Eastern Woodlands Native American Clothing is both functional and decorative. During the pre-contact period, Eastern Native American clothing was made from animal leather and furs. When European trade goods arrived in Northeastern North America, the Native Americans eagerly adopted wool, cotton, linen, ribbons and beads to use for their own clothing. But while they began to use different materials, their clothing style remained essentially unchanged to allow them to move freely in their Woodland environment.
Eastern Woodlands Clothing for Men
The Eastern Woodlands Native American Clothing for men includes Breechcloths and Leggings. Leggings are basically leather or fabric tubes that covered the lower leg, from above the knee to the ankle. By the 1770s, most Eastern Woodlands Leggings were made of wool dyed red, black or blue. A tie extending from the top of the Legging was tied to a leather belt or wool sash worn around the waist to hold them up. Garters were tied just below the knee to keep the Leggings in place. Sashes were often made with finger woven wool yarn. Garters can be simple pieces of leather, or made with finger woven wool yarn.
The belt or sash also held the Breechcloth in place. The Breechcloth is a long narrow piece of cloth or leather that passes over the belt or sash, between the legs, and over the belt or sash again in the back. This creates the appearance of an apron in the front and back. Breechcloths and Leggings allowed for ease of movement and some European hunters adopted this Native American style of dress.
Eastern Woodlands Clothing for Women
The Eastern Woodlands Native American women wore a wrap skirt usually made from wool. The wool fabric was wrapped around the waist could be tied in place with a leather or twine belt or a finger woven wool sash. Women also wore Leggings made from leather or wool. Because the women’s Leggings were shorter than men’s Leggings, they did not have a tie that attached to a belt at their waist. Women also used leather or finger woven wool Garters tied just below the knee to hold their Leggings up.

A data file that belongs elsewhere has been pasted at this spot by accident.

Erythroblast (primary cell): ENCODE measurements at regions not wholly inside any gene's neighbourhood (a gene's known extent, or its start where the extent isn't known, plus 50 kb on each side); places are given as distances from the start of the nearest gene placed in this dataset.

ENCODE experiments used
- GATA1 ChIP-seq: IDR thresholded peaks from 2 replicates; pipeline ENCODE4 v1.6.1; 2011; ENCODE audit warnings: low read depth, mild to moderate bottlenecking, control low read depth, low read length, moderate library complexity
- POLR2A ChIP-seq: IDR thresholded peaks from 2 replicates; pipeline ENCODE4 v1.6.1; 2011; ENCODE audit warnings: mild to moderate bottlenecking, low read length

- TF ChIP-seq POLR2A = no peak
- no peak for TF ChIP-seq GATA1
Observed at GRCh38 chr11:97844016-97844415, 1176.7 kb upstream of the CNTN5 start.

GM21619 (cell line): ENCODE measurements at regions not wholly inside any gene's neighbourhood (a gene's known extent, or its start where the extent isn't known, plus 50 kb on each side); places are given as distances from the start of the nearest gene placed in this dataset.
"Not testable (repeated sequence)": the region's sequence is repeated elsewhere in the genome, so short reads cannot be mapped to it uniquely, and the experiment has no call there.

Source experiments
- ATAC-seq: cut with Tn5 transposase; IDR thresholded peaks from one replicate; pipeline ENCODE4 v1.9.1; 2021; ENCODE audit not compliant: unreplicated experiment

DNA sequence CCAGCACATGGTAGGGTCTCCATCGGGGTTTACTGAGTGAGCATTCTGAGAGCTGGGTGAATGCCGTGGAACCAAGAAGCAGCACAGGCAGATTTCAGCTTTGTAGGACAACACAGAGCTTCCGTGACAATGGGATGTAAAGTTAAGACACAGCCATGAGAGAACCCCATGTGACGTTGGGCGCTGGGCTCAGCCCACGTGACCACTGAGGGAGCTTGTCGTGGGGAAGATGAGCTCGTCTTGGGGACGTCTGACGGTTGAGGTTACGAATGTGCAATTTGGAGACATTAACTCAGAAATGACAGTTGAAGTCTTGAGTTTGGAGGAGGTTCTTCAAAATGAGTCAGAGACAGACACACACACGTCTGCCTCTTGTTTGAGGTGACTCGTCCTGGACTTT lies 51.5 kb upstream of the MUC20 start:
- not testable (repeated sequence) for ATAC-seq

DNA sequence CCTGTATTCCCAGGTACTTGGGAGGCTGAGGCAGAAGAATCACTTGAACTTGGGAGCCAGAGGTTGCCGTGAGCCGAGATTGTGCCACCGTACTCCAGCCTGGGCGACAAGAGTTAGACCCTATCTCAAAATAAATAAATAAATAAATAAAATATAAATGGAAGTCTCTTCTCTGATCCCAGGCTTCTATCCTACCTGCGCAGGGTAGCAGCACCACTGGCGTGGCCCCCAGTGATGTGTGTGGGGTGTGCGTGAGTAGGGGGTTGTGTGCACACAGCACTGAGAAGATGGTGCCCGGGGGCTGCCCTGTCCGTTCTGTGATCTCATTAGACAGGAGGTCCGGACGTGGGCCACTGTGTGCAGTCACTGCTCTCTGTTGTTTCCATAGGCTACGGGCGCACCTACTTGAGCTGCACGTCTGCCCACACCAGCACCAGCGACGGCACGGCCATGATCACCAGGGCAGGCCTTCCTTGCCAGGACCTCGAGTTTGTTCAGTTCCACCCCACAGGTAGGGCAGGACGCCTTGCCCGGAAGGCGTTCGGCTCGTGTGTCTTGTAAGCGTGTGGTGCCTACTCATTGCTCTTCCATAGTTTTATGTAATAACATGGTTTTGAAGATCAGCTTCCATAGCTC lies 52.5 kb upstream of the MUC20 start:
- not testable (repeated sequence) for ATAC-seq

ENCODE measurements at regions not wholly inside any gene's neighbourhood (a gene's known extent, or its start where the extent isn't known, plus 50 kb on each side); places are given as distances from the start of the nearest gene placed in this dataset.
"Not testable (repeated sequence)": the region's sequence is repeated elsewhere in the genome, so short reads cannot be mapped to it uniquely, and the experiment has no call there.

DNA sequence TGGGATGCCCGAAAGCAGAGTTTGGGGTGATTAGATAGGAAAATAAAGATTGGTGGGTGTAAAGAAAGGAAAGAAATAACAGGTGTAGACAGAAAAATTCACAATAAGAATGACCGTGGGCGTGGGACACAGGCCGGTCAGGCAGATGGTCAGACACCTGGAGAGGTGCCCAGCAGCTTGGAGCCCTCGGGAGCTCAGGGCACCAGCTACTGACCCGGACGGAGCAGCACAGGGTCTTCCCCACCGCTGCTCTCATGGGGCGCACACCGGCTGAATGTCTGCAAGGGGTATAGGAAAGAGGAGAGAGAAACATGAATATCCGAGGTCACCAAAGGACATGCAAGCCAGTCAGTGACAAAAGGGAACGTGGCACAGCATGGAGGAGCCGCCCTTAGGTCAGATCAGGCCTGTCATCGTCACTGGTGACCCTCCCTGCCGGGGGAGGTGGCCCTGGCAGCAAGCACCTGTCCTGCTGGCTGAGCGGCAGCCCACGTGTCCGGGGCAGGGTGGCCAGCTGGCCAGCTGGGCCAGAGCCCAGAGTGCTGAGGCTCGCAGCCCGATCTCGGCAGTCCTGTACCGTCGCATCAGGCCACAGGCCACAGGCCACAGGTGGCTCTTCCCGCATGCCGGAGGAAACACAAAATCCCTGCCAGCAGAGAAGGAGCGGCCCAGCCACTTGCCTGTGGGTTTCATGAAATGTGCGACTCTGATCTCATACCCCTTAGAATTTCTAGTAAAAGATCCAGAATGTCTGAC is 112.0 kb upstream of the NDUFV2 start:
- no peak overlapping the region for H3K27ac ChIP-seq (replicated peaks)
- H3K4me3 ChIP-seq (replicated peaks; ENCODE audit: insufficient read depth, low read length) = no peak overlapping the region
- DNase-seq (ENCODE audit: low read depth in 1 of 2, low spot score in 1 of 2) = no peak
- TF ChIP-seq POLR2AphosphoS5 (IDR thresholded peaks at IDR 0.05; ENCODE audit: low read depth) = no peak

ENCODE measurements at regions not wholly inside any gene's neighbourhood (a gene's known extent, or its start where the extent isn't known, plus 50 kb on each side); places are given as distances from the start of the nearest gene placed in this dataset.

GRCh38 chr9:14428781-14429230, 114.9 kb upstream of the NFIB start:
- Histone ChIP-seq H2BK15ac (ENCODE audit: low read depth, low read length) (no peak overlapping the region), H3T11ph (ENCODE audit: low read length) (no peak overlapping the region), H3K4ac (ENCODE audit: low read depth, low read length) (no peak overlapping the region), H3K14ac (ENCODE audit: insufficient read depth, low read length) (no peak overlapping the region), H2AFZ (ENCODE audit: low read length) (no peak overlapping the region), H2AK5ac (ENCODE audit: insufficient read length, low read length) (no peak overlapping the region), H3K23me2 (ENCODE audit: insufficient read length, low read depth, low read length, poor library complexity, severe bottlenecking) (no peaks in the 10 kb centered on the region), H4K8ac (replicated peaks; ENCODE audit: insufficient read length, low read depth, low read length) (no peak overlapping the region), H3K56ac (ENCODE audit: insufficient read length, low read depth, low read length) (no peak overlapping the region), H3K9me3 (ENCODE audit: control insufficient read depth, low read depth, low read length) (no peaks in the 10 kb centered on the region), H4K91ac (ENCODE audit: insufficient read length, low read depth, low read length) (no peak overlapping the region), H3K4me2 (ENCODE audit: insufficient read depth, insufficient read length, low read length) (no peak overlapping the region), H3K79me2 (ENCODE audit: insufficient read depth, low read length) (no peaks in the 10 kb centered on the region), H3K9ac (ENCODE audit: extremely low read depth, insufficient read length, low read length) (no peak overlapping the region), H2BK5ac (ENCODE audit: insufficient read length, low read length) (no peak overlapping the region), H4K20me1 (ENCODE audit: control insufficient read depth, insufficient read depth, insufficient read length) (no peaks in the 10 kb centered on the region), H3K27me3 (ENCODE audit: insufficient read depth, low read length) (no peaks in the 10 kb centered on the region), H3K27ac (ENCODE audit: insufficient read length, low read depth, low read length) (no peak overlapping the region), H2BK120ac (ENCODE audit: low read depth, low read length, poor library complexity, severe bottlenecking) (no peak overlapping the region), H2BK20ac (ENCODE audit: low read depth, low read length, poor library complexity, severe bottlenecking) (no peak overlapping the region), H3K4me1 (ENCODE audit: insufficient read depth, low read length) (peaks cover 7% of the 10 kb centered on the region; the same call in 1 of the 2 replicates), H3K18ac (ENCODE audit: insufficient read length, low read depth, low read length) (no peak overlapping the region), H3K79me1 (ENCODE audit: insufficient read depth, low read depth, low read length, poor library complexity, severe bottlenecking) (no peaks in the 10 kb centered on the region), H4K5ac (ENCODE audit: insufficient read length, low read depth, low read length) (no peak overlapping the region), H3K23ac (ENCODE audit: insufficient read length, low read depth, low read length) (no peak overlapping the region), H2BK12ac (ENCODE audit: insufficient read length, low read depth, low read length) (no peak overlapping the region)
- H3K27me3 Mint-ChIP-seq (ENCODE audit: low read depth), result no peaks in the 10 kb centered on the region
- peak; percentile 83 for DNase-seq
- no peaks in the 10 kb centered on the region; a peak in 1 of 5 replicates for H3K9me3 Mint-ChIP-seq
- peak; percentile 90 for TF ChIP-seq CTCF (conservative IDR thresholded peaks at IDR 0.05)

What Else Did Eastern Woodlands Native Americans Wear?
Both men and women of the Eastern Woodlands commonly wore European trade shirts. White linen or cotton shirts were common, but other colors and patterns were also available. Fancy Ruffled Shirts were highly desirable. By the 1770s, the Eastern Woodlands Natives found that animal furs and skins were more valuable as a trade goods than as material to make clothing.
Leather Center Seam Moccasins were the most common footwear for Eastern Woodlands Native Americans. Center Seam Moccasins are made from a piece of Braintanned Deerskin (or Elk or Moose) that is wrapped around the bottom of the foot and laced together on the top. The leather was sometimes dyed using Black Walnut shell dye. Center Seam Moccasins had flaps at the ankle which could be worn tied up to protect the ankle or left down as loose flaps.
Decorating Eastern Woodlands Native American Clothing
Eastern Woodlands Native Americans decorated their clothing and accessories with a variety of crafting materials. Leather items were decorated with natural pigment paints, Glass Beads and Porcupine Quills. Porcupine Quills are dyed, flattened and attached to the leather in intricate designs. Quillwork is a distinctly Native American craft. Cloth items were decorated with Glass Beads, Trade Brooches and ribbons.
Eastern Woodlands Native American Clothing at The Wandering Bull, LLC
Today, Eastern Woodlands Native American Clothing is worn at social events, like Powwows, and at Native American ceremonies. The Wandering Bull – Native American Trading Post carries a full line of Eastern Woodlands Native American Clothing for the Native community and for our Living History Re-enactor customers.